Gus got to go on a field trip to the tiny country of San Marino, which is totally surrounded by Italy, and he is keeping busy with lessons and classes. He is in a tiny town where no one speaks English, so he’s getting to use all of the Italian he self-studied.

Trento

Today was a bit drizzly, which brought a welcome respite from the heat. That didn’t stop us from making use of our mobile card pass. We took the 45-minute train ride to the lovely city of Trento, probably most famous for its role in the establishment of the counter-reformation and the revival of the Catholic church in the 16th century. Though it had been part of the land deal giving part of Austria to Italy at the close of WWI, it is distinctly Italian compared to towns farther north. We started at Tridentum, which is basically a Roman ruin discovered under one of the main piazzas of the town. The Roman town was discovered to have sophisticated sewage and drainage systems (complete with a hatch for inspection & the world’s first manhole cover) and heated floors. We then went to the Castel Buonconsiglio which has been home to Trento’s princes and host to important events from the 8th century. It’s a lovely compound of layering architectural styles. One of its most famous attractions is its cycle of months medieval frescoes in one of the towers. Tomorrow we are on the hunt for the best apfelstrudel in Bolzano and some shopping in the outdoor market. Weather permitting on Tuesday, we might head up to Innsbruck.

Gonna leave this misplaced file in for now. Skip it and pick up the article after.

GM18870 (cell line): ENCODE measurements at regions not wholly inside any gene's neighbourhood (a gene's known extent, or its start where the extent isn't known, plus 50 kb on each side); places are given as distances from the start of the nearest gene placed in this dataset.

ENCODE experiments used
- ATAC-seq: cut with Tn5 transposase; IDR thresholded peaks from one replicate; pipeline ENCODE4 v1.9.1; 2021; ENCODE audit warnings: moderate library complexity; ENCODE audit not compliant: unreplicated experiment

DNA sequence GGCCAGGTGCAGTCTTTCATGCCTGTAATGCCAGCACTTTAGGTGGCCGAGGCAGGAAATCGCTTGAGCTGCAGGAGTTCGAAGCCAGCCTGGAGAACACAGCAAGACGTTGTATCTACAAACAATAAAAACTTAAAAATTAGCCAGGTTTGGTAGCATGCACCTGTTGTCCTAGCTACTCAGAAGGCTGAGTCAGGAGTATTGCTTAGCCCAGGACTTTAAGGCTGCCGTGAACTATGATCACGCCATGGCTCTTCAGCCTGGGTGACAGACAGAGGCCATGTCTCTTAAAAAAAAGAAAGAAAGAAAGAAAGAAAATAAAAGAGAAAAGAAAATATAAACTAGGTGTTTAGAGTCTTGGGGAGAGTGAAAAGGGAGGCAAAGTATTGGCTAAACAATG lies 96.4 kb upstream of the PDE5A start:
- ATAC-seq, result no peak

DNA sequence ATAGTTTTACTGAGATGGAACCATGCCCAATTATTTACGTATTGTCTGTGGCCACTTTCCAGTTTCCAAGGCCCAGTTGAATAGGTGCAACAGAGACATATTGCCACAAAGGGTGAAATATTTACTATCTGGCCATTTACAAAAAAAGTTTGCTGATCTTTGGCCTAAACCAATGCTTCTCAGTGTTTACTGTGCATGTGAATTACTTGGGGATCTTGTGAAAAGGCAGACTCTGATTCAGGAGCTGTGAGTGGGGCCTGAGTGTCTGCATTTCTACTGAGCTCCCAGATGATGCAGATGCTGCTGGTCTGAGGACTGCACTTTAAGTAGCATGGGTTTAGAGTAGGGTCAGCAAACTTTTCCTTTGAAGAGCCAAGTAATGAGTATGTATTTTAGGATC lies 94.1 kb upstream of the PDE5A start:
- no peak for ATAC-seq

Gondolas, Buses, and Trains

Today I took Eric and Nate up to the same plateau I was on yesterday, except we went further up the mountain to the Corno del Renon, a scenic overlook. It involved 2 gondolas, a train, and a bus. It was a beautiful day, and though it was 90 degrees in Bolzano, it was easily 65 at the plateau. We enjoyed a nice lunch and a bit of light hiking and came back for a nice nap. Rain is in the forecast for the next few days, but it tends to be later in the evening or at night, so we’ll see what we feel like in the morning and plan accordingly. We did buy Sud Tirol Mobil cards, so we have access to all of the local trains, buses, and gondolas for the next 7 days, so there’s no telling where we might head to. The card basically paid for itself the first day. At the restaurant tonight Eric and Nate had Italian and I had German (spinach spätzle with Speck, which is kind of close to spinach gnocchi in a sauce with the regional specialty ham), but I ordered in Italian, and the waiter complimented me on my fine Italian skills. I guess nearly a month here helps out the old language skills.